Foreign-born Residents Launch Lawsuit Against Japan Systematic Racial Profiling by Police

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Three foreign-born residents of Japan have filed a lawsuit against the national and local governments, accusing them of illegal questioning by police based on racial profiling. The lawsuit, which is the first of its kind in Japan, was filed on Monday at the Tokyo District Court.

The plaintiffs are Matthew, a man of Indian descent who has lived in Japan for more than 20 years and holds permanent residency; Syed Zain, a Japanese citizen who was born in Pakistan and moved to Japan as a child; and Maurice, an American who has been in Japan for over a decade. They claim that they have been repeatedly stopped and interrogated by police officers solely because of their appearance and ethnicity, which they say is a violation of their constitutional rights and human dignity.

The lawsuit demands that the national, Tokyo Metropolitan and Aichi Prefecture governments recognize that it is illegal for police officers to stop and question people based on their race, nationality or ethnicity, and that they take measures to prevent such discrimination. The lawsuit also seeks 3 million yen (about $20,250) in damages for each plaintiff.

The lawsuit comes amid a sharp rise in the number of foreign workers coming to Japan to help stem labor shortages as its population ages and declines. It also comes amid a renewed debate over what it means to be and look Japanese, after a Ukrainian-born, naturalized Japanese citizen was crowned Miss Japan last week.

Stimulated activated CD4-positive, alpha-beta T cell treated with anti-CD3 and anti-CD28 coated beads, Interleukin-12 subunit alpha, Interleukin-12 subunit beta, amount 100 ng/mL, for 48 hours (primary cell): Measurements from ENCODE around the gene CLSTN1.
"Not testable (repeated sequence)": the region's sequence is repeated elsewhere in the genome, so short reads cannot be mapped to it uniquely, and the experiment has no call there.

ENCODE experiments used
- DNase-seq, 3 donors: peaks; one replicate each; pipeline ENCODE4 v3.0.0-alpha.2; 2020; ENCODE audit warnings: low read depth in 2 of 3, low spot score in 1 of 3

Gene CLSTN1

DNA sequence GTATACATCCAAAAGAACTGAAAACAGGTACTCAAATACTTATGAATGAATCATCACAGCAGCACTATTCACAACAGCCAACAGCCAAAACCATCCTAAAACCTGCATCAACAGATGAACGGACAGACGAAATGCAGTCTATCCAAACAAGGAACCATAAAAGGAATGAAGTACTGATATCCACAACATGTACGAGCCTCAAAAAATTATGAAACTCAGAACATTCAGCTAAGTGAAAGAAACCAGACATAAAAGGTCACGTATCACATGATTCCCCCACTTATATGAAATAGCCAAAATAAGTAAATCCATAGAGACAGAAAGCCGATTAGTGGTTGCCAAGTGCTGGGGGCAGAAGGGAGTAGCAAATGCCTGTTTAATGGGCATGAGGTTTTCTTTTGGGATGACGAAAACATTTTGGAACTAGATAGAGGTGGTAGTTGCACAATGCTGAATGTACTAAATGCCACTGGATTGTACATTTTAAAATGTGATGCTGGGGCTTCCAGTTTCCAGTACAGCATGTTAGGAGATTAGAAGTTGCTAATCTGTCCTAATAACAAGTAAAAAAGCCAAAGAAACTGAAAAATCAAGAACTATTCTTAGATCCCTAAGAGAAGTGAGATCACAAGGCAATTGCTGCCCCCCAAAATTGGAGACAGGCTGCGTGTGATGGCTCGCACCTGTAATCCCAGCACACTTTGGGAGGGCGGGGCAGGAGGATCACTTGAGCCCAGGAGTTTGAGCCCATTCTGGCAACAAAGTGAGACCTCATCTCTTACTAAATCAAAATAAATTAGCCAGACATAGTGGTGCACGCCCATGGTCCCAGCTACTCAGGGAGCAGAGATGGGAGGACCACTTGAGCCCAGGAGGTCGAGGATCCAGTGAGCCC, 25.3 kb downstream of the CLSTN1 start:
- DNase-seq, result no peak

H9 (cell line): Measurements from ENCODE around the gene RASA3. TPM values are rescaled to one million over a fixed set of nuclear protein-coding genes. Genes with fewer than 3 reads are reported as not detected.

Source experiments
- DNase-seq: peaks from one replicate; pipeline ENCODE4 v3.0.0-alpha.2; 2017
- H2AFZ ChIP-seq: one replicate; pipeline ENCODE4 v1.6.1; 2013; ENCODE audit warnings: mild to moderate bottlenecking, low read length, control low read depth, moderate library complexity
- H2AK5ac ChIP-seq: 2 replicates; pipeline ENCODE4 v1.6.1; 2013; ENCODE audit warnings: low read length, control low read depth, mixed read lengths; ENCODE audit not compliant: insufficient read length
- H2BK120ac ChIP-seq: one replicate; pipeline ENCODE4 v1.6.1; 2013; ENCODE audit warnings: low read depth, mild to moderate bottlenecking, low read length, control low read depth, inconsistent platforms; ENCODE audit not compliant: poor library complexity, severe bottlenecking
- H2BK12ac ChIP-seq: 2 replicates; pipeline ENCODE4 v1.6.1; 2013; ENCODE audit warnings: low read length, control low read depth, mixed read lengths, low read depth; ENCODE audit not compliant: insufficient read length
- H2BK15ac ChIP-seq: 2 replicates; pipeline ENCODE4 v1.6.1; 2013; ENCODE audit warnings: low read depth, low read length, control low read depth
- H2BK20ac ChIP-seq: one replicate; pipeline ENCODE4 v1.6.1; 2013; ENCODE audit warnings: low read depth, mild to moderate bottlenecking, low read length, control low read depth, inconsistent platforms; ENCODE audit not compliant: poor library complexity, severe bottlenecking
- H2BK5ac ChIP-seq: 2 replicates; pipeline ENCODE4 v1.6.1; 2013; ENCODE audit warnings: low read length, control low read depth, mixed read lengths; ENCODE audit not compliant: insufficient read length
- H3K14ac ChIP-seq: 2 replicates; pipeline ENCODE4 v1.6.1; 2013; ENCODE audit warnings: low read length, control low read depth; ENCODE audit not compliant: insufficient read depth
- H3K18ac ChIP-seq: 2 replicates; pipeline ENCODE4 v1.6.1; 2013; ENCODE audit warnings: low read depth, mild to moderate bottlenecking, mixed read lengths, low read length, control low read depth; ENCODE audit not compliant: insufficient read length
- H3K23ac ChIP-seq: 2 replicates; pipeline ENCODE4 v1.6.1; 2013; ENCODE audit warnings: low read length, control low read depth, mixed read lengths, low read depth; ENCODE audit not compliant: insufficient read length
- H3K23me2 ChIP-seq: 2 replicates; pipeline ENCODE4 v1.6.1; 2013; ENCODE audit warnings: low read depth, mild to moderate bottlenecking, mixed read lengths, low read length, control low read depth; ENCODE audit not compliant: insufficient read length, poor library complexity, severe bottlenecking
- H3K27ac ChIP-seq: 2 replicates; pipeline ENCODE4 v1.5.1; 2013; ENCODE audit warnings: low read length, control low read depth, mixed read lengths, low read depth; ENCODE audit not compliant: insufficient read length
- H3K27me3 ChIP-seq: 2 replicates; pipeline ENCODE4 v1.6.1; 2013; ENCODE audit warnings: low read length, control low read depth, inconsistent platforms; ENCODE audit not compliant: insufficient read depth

The Tokyo Metropolitan Government, Aichi Prefectural Government and National Police Agency all declined to comment, while representatives of the Ministry of Justice could not be reached. The plaintiffs and their legal team spoke to the media outside the court before filing their case.

Matthew said he had been questioned by police countless times and that he was afraid to go out for fear of being stopped again. “I never knew what social withdrawal was until recently,” he said. “I feel like every time I finish work, I’m hiding in my house.”

Syed Zain said he hoped the case would lead to positive change in a society where the number of Japanese with foreign roots is growing. Maurice said he wanted to raise awareness of the issue among Japanese people and make life easier for others. “I want them (Japanese people) to understand that this is an everyday occurrence, it’s an everyday thing, and that we have to do something to prevent that,” he said

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